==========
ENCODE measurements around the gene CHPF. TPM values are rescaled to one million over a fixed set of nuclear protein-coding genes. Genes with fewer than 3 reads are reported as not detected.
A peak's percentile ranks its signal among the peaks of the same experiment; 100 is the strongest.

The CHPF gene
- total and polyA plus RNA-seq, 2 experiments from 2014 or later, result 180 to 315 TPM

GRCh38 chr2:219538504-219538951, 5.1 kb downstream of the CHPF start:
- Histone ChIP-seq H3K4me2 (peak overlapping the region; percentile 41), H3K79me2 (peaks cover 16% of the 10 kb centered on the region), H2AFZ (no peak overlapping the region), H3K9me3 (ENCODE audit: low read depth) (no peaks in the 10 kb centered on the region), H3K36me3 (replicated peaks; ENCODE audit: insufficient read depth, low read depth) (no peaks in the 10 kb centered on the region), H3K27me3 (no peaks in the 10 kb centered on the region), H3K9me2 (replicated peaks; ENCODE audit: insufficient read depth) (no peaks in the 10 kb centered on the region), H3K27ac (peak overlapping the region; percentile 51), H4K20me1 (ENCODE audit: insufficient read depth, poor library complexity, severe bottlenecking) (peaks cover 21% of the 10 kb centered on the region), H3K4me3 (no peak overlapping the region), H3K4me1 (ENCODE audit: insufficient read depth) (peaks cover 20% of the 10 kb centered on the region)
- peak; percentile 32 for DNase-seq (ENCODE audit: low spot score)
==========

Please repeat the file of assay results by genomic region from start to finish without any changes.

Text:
ENCODE measurements around the gene CHPF. TPM values are rescaled to one million over a fixed set of nuclear protein-coding genes. Genes with fewer than 3 reads are reported as not detected.
A peak's percentile ranks its signal among the peaks of the same experiment; 100 is the strongest.

The CHPF gene
- total and polyA plus RNA-seq, 2 experiments from 2014 or later, result 180 to 315 TPM

GRCh38 chr2:219538504-219538951, 5.1 kb downstream of the CHPF start:
- Histone ChIP-seq H3K4me2 (peak overlapping the region; percentile 41), H3K79me2 (peaks cover 16% of the 10 kb centered on the region), H2AFZ (no peak overlapping the region), H3K9me3 (ENCODE audit: low read depth) (no peaks in the 10 kb centered on the region), H3K36me3 (replicated peaks; ENCODE audit: insufficient read depth, low read depth) (no peaks in the 10 kb centered on the region), H3K27me3 (no peaks in the 10 kb centered on the region), H3K9me2 (replicated peaks; ENCODE audit: insufficient read depth) (no peaks in the 10 kb centered on the region), H3K27ac (peak overlapping the region; percentile 51), H4K20me1 (ENCODE audit: insufficient read depth, poor library complexity, severe bottlenecking) (peaks cover 21% of the 10 kb centered on the region), H3K4me3 (no peak overlapping the region), H3K4me1 (ENCODE audit: insufficient read depth) (peaks cover 20% of the 10 kb centered on the region)
- peak; percentile 32 for DNase-seq (ENCODE audit: low spot score)